Credit: Google.

Neighbors care about neighbors; there is always a smile and a wave by those passing by, either on dog-walks or golf cart rides. The grounds are well maintained. There are activities to be enjoyed each day. Vineyards Estates is serviced by public transit, allowing seniors, my parents included, to be more mobile.

These units are safe and affordable; much more so than some other senior units in Pleasanton. ‘Home’ is an emotional word. Vineyard Estates allows many seniors an affordable place in which to live near loved ones. So, sir, do not denigrate the community as ‘being overpriced shacks’ and ‘crumbling carcasses.”

Ralph Mele, a resident at Vineyard Estates, also shared his feelings.


Another home in the Vineyard Estates community. Credit: Redfin.

I have lived in Vineyard Estates for four years and bought a new manufactured home in 2013. After living in several very nice custom houses, I found to my surprise the manufactured house I purchased was every bit as nice and well constructed as the custom house I owned. In fact, it is built to very high standards sometimes not found in custom houses. The standards for a manufactured house are set by law, and each factory that builds these units must adhere to the rules, or is not able to sell their houses,” said Mele.

These manufactured houses vary in size from 1,000 to 1,800 square feet and feature granite countertops, wood flooring, fireplaces and laundry rooms, many have three bedrooms and two baths. They are affordable and offer seniors a safe and comfortable environment to live in. You cannot find a new house in Pleasanton for the price you pay for the manufactured houses available in Vineyard Estates.”

As Daily Business News readers are already well aware, even though those old stereotypes persist, but many in the industry are working to set the record straight.LindseyBostick-SunshineHomesManufacturedHousingIndustryDailyBusinessNewsMHProNews

Today’s manufactured homes can look and live like a conventional, site-built house, and can be half the price of new constructionAdditionally, many manufactured homes are Energy Star rated, so they are more efficient than older, existing homes,” said Lindsey Bostick of Sunshine Homes.

Many desire to move from renting to owning, but often struggle to find that a real possibility in the current site-built market. The manufactured housing industry can offer a solution to that problem.”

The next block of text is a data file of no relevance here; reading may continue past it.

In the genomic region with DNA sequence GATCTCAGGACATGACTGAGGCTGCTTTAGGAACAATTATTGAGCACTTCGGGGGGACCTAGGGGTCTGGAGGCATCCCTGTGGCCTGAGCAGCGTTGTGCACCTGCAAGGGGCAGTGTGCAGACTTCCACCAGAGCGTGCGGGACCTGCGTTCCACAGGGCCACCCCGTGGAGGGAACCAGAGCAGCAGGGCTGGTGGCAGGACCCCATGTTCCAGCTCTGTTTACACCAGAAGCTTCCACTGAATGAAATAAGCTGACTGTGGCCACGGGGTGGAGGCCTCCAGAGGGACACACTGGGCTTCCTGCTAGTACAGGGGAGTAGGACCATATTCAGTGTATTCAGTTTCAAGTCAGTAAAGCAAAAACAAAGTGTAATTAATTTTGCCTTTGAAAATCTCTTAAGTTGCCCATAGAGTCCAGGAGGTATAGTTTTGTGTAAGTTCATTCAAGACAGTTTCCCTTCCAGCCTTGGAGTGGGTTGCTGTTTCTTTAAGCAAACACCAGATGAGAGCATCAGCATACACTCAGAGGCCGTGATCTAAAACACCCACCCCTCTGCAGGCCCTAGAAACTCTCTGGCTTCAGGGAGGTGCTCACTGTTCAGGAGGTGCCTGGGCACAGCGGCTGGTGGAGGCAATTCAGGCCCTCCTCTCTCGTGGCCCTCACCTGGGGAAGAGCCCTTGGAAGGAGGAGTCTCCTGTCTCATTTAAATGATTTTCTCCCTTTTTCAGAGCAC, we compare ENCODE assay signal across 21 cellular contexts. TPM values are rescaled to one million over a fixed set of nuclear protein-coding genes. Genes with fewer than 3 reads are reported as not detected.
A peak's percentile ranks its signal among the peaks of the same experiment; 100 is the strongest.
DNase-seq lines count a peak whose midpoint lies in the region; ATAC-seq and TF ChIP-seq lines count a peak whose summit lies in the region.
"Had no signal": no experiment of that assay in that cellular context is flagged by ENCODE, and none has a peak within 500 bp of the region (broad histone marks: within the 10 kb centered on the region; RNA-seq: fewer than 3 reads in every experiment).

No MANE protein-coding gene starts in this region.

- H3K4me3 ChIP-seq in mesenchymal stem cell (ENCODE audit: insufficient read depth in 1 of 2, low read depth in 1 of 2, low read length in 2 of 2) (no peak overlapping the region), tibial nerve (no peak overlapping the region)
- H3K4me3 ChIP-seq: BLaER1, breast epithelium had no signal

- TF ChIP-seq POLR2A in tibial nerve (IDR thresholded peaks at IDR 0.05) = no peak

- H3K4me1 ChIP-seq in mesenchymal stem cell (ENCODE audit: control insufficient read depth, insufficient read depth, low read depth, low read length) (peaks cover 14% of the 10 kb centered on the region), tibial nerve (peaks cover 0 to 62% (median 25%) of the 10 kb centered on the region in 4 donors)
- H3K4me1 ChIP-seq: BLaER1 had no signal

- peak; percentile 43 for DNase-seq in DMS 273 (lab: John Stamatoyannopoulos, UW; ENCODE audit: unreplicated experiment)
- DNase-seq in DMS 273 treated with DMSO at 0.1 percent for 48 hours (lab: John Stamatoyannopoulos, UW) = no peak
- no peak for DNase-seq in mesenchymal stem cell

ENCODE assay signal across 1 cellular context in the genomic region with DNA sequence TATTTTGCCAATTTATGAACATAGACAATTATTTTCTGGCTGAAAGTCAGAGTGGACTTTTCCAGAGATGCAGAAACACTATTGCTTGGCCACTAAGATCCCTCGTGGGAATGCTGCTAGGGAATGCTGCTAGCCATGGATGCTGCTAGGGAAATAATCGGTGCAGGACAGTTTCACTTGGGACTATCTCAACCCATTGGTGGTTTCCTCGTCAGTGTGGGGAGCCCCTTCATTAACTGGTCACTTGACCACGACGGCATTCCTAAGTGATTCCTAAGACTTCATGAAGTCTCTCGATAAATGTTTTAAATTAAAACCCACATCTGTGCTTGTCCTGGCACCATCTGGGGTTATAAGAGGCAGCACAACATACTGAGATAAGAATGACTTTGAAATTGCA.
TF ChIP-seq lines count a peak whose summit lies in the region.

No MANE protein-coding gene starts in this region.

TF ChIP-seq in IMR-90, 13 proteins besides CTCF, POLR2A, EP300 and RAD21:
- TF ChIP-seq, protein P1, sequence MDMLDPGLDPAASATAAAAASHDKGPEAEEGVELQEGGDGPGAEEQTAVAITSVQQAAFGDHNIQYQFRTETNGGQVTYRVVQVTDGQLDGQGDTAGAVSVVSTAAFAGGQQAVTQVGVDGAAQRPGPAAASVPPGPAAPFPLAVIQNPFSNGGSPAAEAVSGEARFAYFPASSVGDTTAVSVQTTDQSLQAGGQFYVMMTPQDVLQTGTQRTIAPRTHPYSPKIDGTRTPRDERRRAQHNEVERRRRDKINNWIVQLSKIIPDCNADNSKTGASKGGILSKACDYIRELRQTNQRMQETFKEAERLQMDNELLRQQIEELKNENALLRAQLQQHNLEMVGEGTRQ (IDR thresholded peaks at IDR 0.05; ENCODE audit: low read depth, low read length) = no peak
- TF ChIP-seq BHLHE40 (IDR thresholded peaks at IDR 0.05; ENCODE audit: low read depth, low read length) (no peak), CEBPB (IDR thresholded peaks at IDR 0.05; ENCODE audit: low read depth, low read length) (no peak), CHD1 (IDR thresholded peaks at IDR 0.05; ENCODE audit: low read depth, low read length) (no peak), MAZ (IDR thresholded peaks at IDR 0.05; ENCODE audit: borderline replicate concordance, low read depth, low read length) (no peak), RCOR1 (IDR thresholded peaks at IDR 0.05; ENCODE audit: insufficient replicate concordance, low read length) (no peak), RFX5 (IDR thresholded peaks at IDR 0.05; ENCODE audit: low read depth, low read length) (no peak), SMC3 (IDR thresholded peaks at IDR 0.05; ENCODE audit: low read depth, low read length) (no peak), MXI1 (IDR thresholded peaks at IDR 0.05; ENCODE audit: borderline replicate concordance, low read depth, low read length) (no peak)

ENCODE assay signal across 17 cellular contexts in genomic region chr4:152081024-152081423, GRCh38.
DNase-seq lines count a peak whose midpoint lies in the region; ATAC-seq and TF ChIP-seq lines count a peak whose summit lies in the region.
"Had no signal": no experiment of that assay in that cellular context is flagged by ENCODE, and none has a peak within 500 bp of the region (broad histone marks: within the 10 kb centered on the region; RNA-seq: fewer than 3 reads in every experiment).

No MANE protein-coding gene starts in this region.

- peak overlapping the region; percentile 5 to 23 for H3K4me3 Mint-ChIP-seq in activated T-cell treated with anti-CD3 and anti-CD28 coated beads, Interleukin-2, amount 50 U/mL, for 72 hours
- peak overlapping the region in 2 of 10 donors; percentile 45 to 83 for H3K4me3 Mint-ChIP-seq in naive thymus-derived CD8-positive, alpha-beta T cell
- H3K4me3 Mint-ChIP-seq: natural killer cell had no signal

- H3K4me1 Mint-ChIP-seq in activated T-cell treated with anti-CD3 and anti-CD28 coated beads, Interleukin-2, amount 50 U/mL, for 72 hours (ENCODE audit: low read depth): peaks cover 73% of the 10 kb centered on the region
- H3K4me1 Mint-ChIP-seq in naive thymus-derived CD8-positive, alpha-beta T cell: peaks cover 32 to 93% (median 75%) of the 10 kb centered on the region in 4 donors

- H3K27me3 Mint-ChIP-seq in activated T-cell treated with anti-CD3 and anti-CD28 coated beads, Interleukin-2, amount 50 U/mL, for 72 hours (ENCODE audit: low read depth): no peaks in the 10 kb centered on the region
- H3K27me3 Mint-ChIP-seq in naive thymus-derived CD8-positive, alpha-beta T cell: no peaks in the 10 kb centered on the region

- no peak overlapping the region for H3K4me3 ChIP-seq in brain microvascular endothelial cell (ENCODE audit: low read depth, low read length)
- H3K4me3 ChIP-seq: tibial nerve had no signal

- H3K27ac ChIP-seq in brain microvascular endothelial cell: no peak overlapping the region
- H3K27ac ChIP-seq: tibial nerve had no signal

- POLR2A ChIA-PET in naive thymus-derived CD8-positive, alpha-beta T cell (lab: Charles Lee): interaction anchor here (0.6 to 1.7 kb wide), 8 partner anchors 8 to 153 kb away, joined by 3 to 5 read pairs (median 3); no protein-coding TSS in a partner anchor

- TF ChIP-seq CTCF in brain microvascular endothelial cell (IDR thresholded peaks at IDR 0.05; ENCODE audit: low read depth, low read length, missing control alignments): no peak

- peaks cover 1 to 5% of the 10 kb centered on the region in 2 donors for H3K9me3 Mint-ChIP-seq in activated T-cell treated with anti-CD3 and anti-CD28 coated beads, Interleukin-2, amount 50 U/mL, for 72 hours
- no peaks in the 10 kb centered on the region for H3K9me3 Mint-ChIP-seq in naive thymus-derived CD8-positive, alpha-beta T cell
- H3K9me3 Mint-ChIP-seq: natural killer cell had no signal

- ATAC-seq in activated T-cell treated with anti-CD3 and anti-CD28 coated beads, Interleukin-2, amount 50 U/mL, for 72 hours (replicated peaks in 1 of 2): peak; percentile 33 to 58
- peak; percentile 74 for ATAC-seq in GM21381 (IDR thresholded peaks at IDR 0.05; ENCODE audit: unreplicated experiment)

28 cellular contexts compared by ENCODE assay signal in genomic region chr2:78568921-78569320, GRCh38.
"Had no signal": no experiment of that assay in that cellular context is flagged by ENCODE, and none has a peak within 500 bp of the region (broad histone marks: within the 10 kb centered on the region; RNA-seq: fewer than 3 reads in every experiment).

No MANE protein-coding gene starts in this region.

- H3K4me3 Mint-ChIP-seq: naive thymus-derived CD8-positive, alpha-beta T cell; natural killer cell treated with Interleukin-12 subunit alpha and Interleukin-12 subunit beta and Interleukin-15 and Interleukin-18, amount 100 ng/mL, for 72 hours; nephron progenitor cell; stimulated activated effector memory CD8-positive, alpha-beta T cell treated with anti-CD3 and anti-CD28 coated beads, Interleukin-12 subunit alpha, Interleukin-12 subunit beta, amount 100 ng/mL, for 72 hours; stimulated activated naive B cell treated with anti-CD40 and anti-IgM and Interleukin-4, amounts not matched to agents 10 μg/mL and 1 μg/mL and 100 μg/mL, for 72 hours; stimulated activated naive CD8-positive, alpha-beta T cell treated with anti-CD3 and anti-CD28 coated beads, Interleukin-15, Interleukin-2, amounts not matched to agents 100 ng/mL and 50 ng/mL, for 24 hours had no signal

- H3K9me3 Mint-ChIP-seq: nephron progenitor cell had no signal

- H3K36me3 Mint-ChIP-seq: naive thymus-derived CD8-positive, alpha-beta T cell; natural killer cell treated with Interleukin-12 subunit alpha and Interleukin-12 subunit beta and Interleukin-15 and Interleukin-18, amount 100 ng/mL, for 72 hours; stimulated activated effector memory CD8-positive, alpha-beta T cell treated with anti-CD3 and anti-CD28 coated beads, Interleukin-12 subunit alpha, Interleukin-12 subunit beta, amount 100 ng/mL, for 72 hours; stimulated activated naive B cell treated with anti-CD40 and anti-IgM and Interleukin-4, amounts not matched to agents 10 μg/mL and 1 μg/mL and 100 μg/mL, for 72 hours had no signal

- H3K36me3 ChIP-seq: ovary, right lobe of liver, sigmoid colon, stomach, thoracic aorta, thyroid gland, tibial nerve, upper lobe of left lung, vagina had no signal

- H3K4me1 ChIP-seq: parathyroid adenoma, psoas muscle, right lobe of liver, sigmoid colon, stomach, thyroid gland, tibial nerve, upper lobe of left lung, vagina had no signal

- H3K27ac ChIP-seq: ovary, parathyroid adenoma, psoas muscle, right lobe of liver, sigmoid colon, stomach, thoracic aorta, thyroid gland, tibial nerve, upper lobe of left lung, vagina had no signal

For a more detailed history on the journey from mobile to manufactured homes, please click here. ##


(Image credits are as shown above, and when provided by third parties, are shared under fair use guidelines.)



RC Williams, for Daily Business News, MHProNews.

Submitted by RC Williams to the Daily Business News for MHProNews.

Second Round of Funding for Rebuild Post Hurricane Sandy

October 31st, 2013 Comments off

The Department of Housing and Urban Development (HUD) will provide an additional $5 billion in relief funds to five states and New York City to supplement the $5.4 billion already granted in recovery efforts from Hurricane Sandy one year ago. New Jersey received $1.8 billion and will be getting an additional $1.4 billion, while New York City will receive an additional $1.3 billion to go with the nearly $1.8 billion previous, as MHProNews has learned from nationalmortgagenews. New York State got $1.7 billion the first go round and will be getting an additional $2 billion. Connecticut received almost $72 million the first time and will get $65 million more. “It’s clear these communities continue to be challenged by the sheer scale of this devastating storm, requiring further investment to make certain these needs are met,” said HUD Secretary Shaun Donovan, who chaired President Obama’s Hurricane Sandy Rebuilding Task Force. “These resources are making a difference helping individuals, families, and businesses to get back on their feet and come back stronger and more resilient than ever.”

(Photo credit: Wikipedia–rebuilding following Hurricane Sandy)

NAHB Teams up With NFLPA

January 11th, 2012 Comments off

The National Association of Home Builders (NAHB) has teamed with the National Football League Players Association (NFLPPA) to help those in need through Touchdown for Homes. “NAHB’s home builder members are honored to partner with former NFL players to provide children, families and veterans with safe, comfortable housing opportunities,” said Jerry Howard, NAHB’s president and CEO. With donated materials and volunteers from building industry suppliers including Lowe’s, Mohawk Flooring, and Mid-South Building Supply, former Pro Bowl stars Isiah Robertson and Jerry Norton helped build a home for an elderly woman and her family. This home marked the thirteenth project for the NFLPA chapter in Dallas, where the collaboration began. “Giving back to the communities that gave them so much support during their playing careers is a primary objective of our former player chapters,” said DeMaurice Smith, executive director of the NFLPA. Other projects in Atlanta, Chicago, Washington, D.C., Knoxville, TN, Philadelphia, Seattle, and Los Angeles have either begun or are in the planning stages.

(Graphic credit: NAHB)